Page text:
Iglesia del Espiritu Santo, Havana . Cuba
- Destination: Havana
- Open: Daily
- Address From: Cuba e/ Jesus Maria y Acosta, Havana City. Cuba
Description Churches and Convents: Iglesia del Espiritu Santo, Havana . Cuba
After the Parroquial Mayor, Havana had a second temple: the one of the Espíritu Santo (Holy Spirit). This church is the oldest still standing. Its construction dates back to June, 1632. It was small and poor. Free blacks, already numerous, devoted it to the Holy Spirit in 1638.
The church was built as a result of f the town’s growth, because the new neighbors lived too far from the Parroquial Mayor. At the same time the creation of another church at San Juan de Dios, all the way across town, was proposed.
Within the church, improved by the bishops Jerónimo Valdés y Sierra and Pedro A. Morell, there is a chapel with a stone vaulted roof and a burial chamber beneath. The church tower has three stories and was, alongside the one at the Convento de San Francisco de Asís, one of the tallest in the city.
In 1936 the grave of the Bishop Valdés, a man who did so much for the city’s poor, was found in the church
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Iglesia del Espiritu Santo is located in Havana
Capital of Cuba and the country's administrative, political, cultural and scientific center, it is also the capital of two provinces: City of Havana and Havana. Though only around 280 square miles (727 square kilometers) in size-0.65 percent of the archipelago's total area.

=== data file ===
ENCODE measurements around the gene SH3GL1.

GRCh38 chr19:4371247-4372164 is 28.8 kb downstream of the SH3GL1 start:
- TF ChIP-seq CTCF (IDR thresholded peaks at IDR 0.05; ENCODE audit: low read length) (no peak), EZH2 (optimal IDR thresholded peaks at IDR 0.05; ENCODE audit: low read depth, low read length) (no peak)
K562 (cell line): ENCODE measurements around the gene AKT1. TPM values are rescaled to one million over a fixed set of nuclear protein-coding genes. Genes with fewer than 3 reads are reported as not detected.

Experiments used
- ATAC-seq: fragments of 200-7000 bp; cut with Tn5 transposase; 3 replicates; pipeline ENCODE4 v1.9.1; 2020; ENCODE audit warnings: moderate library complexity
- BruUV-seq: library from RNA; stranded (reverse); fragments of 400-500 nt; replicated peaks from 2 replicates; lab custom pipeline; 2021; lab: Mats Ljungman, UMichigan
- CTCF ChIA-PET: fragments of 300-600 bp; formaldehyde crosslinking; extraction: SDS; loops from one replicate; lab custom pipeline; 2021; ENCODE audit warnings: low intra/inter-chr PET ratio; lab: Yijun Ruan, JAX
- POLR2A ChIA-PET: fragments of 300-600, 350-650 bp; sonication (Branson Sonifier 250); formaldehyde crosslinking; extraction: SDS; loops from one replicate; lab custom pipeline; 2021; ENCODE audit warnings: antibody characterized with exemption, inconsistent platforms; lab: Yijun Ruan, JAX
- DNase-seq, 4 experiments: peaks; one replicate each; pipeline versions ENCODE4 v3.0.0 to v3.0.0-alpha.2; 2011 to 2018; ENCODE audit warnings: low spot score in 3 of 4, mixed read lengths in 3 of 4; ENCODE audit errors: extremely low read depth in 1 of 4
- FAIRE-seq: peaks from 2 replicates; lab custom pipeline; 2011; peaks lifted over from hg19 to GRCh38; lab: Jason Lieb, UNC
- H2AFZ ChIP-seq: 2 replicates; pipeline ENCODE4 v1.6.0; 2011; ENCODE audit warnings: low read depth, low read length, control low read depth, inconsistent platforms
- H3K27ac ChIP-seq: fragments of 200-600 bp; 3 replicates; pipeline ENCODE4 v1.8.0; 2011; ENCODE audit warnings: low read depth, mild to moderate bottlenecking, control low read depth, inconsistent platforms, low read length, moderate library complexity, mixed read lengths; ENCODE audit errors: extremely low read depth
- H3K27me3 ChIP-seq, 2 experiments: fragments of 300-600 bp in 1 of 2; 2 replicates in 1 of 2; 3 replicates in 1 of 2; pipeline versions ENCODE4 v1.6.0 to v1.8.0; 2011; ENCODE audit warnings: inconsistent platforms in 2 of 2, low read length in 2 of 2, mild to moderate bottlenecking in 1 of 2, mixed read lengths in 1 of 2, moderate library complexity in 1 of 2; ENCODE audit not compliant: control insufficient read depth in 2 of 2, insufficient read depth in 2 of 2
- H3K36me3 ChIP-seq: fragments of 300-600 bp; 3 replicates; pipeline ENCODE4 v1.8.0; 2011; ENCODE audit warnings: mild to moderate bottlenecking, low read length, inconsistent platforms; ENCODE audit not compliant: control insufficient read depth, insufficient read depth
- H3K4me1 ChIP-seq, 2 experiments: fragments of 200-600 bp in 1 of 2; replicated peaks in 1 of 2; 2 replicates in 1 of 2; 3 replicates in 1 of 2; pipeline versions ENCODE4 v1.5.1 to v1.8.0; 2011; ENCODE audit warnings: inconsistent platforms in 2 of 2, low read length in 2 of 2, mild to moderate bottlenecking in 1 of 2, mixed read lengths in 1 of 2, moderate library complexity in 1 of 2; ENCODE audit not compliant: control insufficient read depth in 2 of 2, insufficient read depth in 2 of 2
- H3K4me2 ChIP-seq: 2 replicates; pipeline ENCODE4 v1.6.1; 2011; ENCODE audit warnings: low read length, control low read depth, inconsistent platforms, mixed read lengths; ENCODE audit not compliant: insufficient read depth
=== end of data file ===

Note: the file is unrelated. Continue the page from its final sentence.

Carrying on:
The Old Havana and system of forts led UNESCO to declare it a part of world heritage in 1982. Founded on its present site in 1519, the settlement of San Cristobal de La Habana prospered mainly due to its bay, which was a natural port of call for ships sailing to and from the New World. Starting in 1634, because of its strategic location, San Cristobal de La Habana was considered the key to the New World-as attested to by royal letters patent-and the main defense of the West Indies.
The Cuban capital consists of an immense number of buildings in a wide range of architectural styles, built in the course of nearly five centuries. These styles range from the pre-baroque to the baroque, neo-Gothic, neoclassical, eclectic, art noveau and art-deco, to the modern.
Alejo Carpentier, one of Cuba's most famous authors, called it "the city of columns" and focused attention on its streets, which he considered a perennially rich show of life, humanity and contrasts that was bound to entertain any observer.
Over 14 kilometers of excellent beaches lie to the east of the Cuban capital. To the south, a green belt contributes to a healthful atmosphere.